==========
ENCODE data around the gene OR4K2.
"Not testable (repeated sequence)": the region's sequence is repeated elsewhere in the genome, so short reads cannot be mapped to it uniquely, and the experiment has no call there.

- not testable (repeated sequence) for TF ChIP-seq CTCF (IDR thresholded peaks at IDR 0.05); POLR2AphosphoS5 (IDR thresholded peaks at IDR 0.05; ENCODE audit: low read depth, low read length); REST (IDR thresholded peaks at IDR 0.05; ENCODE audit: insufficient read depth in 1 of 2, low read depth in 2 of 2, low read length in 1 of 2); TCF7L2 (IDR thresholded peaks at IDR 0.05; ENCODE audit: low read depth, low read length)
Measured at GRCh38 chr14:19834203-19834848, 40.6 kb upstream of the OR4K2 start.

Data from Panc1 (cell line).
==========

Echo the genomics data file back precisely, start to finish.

ENCODE data around the gene OR4K2.
"Not testable (repeated sequence)": the region's sequence is repeated elsewhere in the genome, so short reads cannot be mapped to it uniquely, and the experiment has no call there.

- not testable (repeated sequence) for TF ChIP-seq CTCF (IDR thresholded peaks at IDR 0.05); POLR2AphosphoS5 (IDR thresholded peaks at IDR 0.05; ENCODE audit: low read depth, low read length); REST (IDR thresholded peaks at IDR 0.05; ENCODE audit: insufficient read depth in 1 of 2, low read depth in 2 of 2, low read length in 1 of 2); TCF7L2 (IDR thresholded peaks at IDR 0.05; ENCODE audit: low read depth, low read length)
Measured at GRCh38 chr14:19834203-19834848, 40.6 kb upstream of the OR4K2 start.

Data from Panc1 (cell line).